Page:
I believe that the amount of energy input required to the bitcoin economy represents a serious obstacle to its growth. I think in the long-term, transactions may be even more serious than minting in this regard, but I will for the moment discuss minting because it is more precisely bounded and defined. The idea that the value of bitcoins is in some way related to the value of the electricity required, on average, to mint a winning block is generally accepted, but the precise nature of this relationship is contentious.

One argument is that anyone who chooses to generate coins is actually making the choice to purchase bitcoins with electricity/computational resources, and that because some/many people are in fact making that choice, bitcoins have at least that much “value” to the generators, who can be assumed to be maximizing their utility. A contrasting argument is that cost of production is different than market value, and the most objective measure is the current market conversion price to a more liquid and widely traded currency such as the US dollar.
My only counter is that it will seem that way to a first time user, because they have no bitcoins at all. But there are a possible 3.6 million bitcoins out there plus a member here runs a site that gives away free bitcoins so people can experiment with the system. The amount of actually energy, if you break it down, is only that of the PC itself. When you consider how few watts a processor runs to get a block where each 50 BTC block is worth about $3 USD, that’s much more than the electricity cost it took to create it. Right now, you can generate BitCoins and sell them for more than it cost the electricity to run the PC to do it unless your electrical rates are the highest in the world. The only reason no one does is the scale of economics that would be required to make it profitable.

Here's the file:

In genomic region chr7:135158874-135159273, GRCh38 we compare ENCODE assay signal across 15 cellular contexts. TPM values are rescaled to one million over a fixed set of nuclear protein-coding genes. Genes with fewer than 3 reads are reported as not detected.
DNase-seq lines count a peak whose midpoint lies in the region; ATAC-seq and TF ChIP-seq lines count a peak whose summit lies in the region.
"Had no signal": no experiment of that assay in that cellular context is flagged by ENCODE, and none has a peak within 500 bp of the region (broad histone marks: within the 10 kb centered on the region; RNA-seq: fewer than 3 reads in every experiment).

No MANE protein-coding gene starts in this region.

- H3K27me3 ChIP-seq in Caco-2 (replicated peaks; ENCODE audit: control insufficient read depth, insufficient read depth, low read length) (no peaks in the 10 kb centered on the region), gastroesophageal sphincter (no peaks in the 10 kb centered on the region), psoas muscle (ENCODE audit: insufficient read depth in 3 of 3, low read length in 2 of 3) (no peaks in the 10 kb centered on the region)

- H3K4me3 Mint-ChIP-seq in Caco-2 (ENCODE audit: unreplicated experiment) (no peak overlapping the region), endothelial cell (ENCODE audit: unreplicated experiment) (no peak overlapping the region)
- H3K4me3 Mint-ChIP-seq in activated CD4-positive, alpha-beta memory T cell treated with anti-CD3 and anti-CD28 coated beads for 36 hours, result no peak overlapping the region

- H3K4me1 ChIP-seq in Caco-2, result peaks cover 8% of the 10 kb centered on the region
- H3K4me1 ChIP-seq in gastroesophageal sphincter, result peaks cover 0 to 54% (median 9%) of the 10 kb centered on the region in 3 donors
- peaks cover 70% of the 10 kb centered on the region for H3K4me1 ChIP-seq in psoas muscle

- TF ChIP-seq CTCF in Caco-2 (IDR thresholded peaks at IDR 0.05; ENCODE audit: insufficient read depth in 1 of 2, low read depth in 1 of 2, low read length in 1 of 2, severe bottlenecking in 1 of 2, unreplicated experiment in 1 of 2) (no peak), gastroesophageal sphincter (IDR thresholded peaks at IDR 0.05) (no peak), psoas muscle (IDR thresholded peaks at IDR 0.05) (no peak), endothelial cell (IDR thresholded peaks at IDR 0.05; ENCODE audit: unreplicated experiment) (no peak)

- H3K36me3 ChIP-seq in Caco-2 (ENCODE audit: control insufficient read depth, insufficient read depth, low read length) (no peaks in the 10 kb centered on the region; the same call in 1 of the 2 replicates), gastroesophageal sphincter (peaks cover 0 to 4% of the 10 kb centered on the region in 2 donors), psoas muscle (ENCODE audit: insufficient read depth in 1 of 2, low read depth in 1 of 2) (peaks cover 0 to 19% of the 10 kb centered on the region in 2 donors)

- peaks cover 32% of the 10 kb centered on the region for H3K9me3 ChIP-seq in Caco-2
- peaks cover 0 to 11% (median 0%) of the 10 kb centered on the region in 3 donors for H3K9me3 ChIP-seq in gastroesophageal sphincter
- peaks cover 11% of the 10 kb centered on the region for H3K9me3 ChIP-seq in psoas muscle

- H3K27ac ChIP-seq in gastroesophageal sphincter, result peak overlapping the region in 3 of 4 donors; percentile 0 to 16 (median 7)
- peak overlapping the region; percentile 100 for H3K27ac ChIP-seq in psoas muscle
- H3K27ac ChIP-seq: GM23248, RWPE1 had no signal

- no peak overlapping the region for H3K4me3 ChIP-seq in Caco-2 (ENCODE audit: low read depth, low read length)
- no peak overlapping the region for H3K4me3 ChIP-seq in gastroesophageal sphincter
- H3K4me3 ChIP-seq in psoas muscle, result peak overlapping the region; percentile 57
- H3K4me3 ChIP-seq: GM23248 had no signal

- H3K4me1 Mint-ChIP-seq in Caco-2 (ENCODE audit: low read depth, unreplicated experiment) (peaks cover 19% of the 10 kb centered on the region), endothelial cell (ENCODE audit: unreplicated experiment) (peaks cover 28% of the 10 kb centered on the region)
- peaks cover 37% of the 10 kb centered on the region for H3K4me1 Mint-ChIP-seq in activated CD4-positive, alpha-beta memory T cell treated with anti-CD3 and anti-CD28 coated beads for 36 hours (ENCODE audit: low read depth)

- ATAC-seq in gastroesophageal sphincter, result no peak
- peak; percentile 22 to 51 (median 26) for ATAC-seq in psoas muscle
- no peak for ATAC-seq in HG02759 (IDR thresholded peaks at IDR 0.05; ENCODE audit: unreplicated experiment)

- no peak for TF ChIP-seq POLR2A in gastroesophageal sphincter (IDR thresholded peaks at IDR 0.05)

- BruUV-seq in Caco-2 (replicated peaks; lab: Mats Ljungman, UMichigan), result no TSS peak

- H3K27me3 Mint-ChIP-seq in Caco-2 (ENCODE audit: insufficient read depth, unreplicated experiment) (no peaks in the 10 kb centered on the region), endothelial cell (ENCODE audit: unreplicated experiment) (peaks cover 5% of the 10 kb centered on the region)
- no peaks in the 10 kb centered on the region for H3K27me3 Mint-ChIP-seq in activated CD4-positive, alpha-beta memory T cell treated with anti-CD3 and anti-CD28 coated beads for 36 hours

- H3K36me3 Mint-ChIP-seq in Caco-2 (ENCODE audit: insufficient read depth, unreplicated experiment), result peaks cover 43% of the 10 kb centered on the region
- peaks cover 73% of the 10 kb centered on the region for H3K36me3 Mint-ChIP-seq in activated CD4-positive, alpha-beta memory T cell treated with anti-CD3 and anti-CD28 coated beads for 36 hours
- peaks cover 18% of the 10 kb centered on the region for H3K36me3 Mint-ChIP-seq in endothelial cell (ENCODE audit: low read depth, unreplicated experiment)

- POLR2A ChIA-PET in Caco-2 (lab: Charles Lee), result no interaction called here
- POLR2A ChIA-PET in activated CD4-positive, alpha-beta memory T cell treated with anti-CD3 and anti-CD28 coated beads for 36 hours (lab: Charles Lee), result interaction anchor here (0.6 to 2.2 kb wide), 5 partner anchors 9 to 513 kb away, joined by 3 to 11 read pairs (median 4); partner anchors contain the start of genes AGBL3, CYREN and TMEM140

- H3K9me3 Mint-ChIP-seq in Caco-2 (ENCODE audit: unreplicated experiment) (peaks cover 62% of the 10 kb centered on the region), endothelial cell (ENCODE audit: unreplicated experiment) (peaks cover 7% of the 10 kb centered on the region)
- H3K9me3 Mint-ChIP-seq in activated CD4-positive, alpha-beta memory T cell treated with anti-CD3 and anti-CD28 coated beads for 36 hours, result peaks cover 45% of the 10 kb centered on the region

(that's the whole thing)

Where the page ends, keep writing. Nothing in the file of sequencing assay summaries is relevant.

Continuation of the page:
Quote
My contention is that both of these arguments miss the point and the real problem, which is the fundamental perversity of wasting large amounts of energy and computations in generating the winning blocks for the minting process. The minting process exists because of the necessity of actually “printing” the currency, and certain desirable properties of crypto-math for making the currency’s behavior predictable. The fact that the current minting process requires a large energy input of computational work is highly unfortunate and has the perverse consequence that bitcoin may actually be “destroying wealth” in the sense of wasting energy producing a digital object worth less than the resources invested in it.